In a Mac OS X Hints Weblog entry last week, my colleague Rob Griffiths outlined a way to quickly change the working directory in Terminal—the directory you’re “in”—to the currently viewed folder in the Finder. As Rob put it:
As someone who works with the Terminal a lot, I often find myself wanting to do things between the Terminal and the Finder. For example, there are times when I want to open the current Terminal directory in the Finder. That’s actually pretty simple to do—just type open . (note the trailing dot!) and press Return. The Finder will activate with the proper folder opened. Most of the time, though, it seems what I want to do is work with the current Finder folder in the Terminal. The solution to that challenge isn’t quite so simple.
Rob then went on, in typical Mac OS X Hints style, to show you how to create your own solution to this dilemma using Mac OS X’s built-in technologies; in this case, a combination of Automator and AppleScript. If you’re a frequent user of Terminal, Rob’s “hint” teaches you how to use these features while also providing a useful tool.
But—you knew there was a “but” coming, right?—if there’s one thing I’ve learned over the years writing Mac Gems , it’s that there’s always a market for an easier, or even just a different, solution. As Macworld Forums member HumanJHawkins wrote in a forum thread about Rob’s column:
Does anyone know how to edit the contextual menus in OS X? In Windows, all you would do is go into the contextual menu for the object type “Folder” and add “cmd” as an appropriate handler (and give it an intuitive name like “Command Prompt Here..."). Then when you right click on a folder, you see a menu option for “Command Prompt Here...” which will open a command window at that location. Surely there is an easy way to make “Terminal” the handler for folders in OS X, no? Anyone know how?
As it turns out, it’s even easier than that. As with many OS X “needs,” you’ll find that a clever developer has already provided the solution. In fact, there are at least two solutions out there, each of which takes a different approach.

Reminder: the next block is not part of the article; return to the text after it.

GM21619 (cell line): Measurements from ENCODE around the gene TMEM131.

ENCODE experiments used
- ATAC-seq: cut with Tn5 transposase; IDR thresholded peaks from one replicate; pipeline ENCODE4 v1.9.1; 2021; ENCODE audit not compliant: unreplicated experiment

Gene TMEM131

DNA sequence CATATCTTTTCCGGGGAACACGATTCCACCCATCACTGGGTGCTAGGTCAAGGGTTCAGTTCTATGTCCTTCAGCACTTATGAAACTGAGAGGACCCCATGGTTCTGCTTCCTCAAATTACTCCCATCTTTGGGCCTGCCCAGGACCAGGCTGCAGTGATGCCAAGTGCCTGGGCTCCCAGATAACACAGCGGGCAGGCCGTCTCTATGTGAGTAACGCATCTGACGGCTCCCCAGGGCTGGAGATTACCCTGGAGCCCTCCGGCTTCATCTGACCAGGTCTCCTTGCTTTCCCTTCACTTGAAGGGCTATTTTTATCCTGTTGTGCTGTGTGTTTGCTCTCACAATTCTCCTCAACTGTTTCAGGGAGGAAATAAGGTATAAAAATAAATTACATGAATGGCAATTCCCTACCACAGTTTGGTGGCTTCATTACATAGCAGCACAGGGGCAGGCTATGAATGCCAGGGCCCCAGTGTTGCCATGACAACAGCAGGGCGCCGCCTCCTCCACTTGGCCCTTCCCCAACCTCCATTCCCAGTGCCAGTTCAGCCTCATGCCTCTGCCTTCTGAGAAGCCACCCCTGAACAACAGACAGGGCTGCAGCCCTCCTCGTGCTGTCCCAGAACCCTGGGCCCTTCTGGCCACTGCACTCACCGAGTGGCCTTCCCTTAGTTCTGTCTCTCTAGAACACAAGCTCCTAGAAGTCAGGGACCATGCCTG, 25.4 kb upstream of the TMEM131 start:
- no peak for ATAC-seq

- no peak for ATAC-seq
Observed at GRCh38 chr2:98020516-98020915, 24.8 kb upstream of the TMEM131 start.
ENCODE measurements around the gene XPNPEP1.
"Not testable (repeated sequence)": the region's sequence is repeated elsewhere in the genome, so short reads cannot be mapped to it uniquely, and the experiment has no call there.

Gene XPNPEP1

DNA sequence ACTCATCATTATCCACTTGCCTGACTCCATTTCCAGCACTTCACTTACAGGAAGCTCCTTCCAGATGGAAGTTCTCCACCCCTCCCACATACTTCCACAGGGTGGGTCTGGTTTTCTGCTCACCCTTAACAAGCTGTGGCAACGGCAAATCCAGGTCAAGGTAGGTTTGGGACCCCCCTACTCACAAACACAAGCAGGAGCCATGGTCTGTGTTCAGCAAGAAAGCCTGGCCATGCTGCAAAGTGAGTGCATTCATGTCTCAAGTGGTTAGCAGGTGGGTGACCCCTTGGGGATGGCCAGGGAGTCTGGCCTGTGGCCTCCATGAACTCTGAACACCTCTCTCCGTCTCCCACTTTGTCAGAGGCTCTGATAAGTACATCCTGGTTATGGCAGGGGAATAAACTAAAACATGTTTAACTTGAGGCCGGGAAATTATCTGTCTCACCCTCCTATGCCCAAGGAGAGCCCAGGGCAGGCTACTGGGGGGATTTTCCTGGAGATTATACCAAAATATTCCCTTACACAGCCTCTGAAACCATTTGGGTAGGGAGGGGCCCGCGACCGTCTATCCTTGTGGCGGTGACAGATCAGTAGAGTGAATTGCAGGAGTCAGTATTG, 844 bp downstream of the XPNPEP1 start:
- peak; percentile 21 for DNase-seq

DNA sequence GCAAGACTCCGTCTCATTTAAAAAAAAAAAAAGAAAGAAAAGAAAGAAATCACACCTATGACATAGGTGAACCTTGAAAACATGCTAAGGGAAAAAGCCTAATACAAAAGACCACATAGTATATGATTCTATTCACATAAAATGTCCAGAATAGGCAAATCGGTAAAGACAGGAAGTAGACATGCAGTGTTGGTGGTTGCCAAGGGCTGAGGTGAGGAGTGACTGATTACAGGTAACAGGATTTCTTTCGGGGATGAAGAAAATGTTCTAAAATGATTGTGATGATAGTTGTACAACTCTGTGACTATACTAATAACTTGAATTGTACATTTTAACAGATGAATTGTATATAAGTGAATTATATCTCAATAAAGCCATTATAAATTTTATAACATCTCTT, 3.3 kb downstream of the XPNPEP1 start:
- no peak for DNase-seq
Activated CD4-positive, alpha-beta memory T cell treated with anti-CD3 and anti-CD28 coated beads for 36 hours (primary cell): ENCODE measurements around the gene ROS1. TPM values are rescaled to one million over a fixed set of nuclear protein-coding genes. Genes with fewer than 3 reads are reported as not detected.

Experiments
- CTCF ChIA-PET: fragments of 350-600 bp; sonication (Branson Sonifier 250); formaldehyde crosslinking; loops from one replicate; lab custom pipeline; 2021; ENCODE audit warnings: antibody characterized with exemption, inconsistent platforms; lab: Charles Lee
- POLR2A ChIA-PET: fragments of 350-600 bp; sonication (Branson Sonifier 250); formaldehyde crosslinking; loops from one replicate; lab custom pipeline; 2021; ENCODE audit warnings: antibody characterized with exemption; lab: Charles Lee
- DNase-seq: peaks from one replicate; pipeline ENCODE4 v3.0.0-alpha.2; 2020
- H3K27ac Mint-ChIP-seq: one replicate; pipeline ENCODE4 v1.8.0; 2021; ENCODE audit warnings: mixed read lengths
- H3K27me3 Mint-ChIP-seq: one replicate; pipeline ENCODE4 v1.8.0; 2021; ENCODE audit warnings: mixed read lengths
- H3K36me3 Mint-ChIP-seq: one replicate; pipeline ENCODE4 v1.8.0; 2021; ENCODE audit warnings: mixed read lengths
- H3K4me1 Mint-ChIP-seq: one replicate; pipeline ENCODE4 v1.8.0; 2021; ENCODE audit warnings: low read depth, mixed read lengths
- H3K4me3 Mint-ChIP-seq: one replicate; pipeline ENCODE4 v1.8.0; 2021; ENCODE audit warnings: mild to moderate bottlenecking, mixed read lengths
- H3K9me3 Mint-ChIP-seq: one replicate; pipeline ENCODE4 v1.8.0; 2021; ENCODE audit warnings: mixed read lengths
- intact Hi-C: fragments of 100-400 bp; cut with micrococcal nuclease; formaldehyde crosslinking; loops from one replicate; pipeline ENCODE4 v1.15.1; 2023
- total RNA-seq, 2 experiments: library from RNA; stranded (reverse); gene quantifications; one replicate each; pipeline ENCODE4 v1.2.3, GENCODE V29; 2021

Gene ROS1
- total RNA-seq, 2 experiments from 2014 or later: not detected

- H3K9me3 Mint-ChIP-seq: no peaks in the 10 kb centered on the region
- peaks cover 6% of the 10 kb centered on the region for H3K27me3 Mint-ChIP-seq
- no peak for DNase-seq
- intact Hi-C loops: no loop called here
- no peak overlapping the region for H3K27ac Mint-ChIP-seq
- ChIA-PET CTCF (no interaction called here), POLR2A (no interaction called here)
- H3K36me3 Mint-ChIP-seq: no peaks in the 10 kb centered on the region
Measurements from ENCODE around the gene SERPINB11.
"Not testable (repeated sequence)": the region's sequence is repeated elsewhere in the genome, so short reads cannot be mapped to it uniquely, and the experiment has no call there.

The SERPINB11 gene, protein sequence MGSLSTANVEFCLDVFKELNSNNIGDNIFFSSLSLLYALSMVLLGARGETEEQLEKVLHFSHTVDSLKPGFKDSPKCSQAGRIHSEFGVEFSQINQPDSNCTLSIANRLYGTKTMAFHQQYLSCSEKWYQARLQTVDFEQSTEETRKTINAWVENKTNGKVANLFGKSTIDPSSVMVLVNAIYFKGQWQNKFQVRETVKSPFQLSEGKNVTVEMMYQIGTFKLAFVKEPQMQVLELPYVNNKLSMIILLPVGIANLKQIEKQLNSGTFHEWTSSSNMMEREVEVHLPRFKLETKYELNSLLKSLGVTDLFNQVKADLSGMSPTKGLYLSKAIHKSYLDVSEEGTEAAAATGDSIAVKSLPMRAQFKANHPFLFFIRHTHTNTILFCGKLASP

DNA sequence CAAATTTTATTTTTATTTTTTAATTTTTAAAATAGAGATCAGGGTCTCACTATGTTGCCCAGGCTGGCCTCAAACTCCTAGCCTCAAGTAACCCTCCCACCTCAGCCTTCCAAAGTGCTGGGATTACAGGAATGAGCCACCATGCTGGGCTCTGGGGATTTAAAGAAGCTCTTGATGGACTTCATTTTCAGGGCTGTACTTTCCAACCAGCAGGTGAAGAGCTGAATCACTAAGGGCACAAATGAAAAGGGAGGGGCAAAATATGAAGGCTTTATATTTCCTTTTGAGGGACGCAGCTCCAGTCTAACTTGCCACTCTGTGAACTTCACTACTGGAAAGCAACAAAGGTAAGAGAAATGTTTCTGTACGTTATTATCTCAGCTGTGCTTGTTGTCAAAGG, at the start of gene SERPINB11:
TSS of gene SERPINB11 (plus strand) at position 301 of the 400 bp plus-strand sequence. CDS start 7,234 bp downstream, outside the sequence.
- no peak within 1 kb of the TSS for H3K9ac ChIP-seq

My favorite—and a utility I’ve been using for years now—is PyeHouse Development’s Terminal Here Plugin 0.95 ( ; free), which does exactly what our forums member has requested: After installing Terminal Here Plugin, if you Control/right-click on a folder (or inside an open window) in the Finder, you’ll see a new option in the resulting contextual menu: Open Terminal Here . Choosing this item launches Terminal (or opens a new Terminal window if Terminal is already running) and changes the working directory to the selected folder. (If you’ve never installed a contextual menu plugin before, you simply drop it into ~/Library/Contextual Menu Items and then log out and log back in.)
For those who don’t use contextual menus much, perhaps a more useful option is Marc Liyanage’s Open Terminal Here ( ; free, donations accepted), an AppleScript-based application designed to be placed in the toolbar or sidebar of Finder windows. You can use it in one of two ways: If you’re currently “in” the Finder folder you want to use in Terminal, you simply click the Open Terminal Here icon in the toolbar or sidebar of that Finder window—you’ll briefly see Open Terminal Here in the Dock as it launches and quits, and then a new Terminal window will open with that Finder folder as the current working directory. The second way to use this utility—especially useful if you aren’t currently viewing the desired Finder window—is to drag a Finder folder onto the Open Terminal Here icon in the Finder (or in the Dock, if you’ve added Open Terminal Here to the Dock). Again, a new Terminal window will be opened with that folder as the current working directory.
One quirk common to both Terminal Here Plugin and Open Terminal Here is that they both open a new Terminal window, even if one is already open. In other words, you can’t use one of these solutions to change the working directory for a Terminal window in which you’re already working. (To do that, you can always use the old Terminal standby: type
cd—including the trailing space—then drag the desired folder into the Terminal window, then press return.) And there’s also the fact that by using one of these utilities, you’re not going to learn about cool Mac OS X technologies such as Automator and AppleScript, as you would by using the procedure in Rob’s article. But for those, like our forum member, who want an automated utility without the do-it-yourself fuss, Terminal Here Plugin and Open Terminal Here are handy solutions.
Terminal Here Plugin is compatible with Mac OS X 10.2 and later. Open Terminal Here is compatible with Mac OS X 10.1 and later.